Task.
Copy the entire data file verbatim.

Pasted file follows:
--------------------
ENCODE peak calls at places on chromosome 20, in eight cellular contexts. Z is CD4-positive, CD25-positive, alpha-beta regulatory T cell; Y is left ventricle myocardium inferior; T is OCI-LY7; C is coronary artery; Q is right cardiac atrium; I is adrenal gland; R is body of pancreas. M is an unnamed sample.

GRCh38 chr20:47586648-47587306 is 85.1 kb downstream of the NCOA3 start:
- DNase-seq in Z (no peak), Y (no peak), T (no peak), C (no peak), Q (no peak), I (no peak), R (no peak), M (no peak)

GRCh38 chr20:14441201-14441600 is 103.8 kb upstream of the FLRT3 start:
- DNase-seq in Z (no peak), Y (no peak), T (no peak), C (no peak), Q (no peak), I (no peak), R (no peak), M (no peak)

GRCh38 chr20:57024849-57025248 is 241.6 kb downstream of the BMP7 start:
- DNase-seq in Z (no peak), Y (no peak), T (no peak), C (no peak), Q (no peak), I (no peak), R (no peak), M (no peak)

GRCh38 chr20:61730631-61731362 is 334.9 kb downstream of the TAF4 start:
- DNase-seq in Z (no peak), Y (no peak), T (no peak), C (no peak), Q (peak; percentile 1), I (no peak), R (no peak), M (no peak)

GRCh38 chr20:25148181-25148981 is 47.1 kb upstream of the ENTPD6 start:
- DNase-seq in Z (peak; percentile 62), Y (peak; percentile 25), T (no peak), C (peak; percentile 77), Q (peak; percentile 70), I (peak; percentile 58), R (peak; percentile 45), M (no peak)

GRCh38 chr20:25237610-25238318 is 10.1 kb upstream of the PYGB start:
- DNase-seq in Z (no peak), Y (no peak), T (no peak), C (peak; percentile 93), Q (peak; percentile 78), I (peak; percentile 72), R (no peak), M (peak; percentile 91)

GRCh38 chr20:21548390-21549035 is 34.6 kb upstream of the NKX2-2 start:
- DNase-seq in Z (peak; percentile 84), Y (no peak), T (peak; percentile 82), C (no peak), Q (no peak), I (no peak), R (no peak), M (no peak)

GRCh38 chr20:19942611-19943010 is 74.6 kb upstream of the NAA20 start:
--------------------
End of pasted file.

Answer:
ENCODE peak calls at places on chromosome 20, in eight cellular contexts. Z is CD4-positive, CD25-positive, alpha-beta regulatory T cell; Y is left ventricle myocardium inferior; T is OCI-LY7; C is coronary artery; Q is right cardiac atrium; I is adrenal gland; R is body of pancreas. M is an unnamed sample.

GRCh38 chr20:47586648-47587306 is 85.1 kb downstream of the NCOA3 start:
- DNase-seq in Z (no peak), Y (no peak), T (no peak), C (no peak), Q (no peak), I (no peak), R (no peak), M (no peak)

GRCh38 chr20:14441201-14441600 is 103.8 kb upstream of the FLRT3 start:
- DNase-seq in Z (no peak), Y (no peak), T (no peak), C (no peak), Q (no peak), I (no peak), R (no peak), M (no peak)

GRCh38 chr20:57024849-57025248 is 241.6 kb downstream of the BMP7 start:
- DNase-seq in Z (no peak), Y (no peak), T (no peak), C (no peak), Q (no peak), I (no peak), R (no peak), M (no peak)

GRCh38 chr20:61730631-61731362 is 334.9 kb downstream of the TAF4 start:
- DNase-seq in Z (no peak), Y (no peak), T (no peak), C (no peak), Q (peak; percentile 1), I (no peak), R (no peak), M (no peak)

GRCh38 chr20:25148181-25148981 is 47.1 kb upstream of the ENTPD6 start:
- DNase-seq in Z (peak; percentile 62), Y (peak; percentile 25), T (no peak), C (peak; percentile 77), Q (peak; percentile 70), I (peak; percentile 58), R (peak; percentile 45), M (no peak)

GRCh38 chr20:25237610-25238318 is 10.1 kb upstream of the PYGB start:
- DNase-seq in Z (no peak), Y (no peak), T (no peak), C (peak; percentile 93), Q (peak; percentile 78), I (peak; percentile 72), R (no peak), M (peak; percentile 91)

GRCh38 chr20:21548390-21549035 is 34.6 kb upstream of the NKX2-2 start:
- DNase-seq in Z (peak; percentile 84), Y (no peak), T (peak; percentile 82), C (no peak), Q (no peak), I (no peak), R (no peak), M (no peak)

GRCh38 chr20:19942611-19943010 is 74.6 kb upstream of the NAA20 start: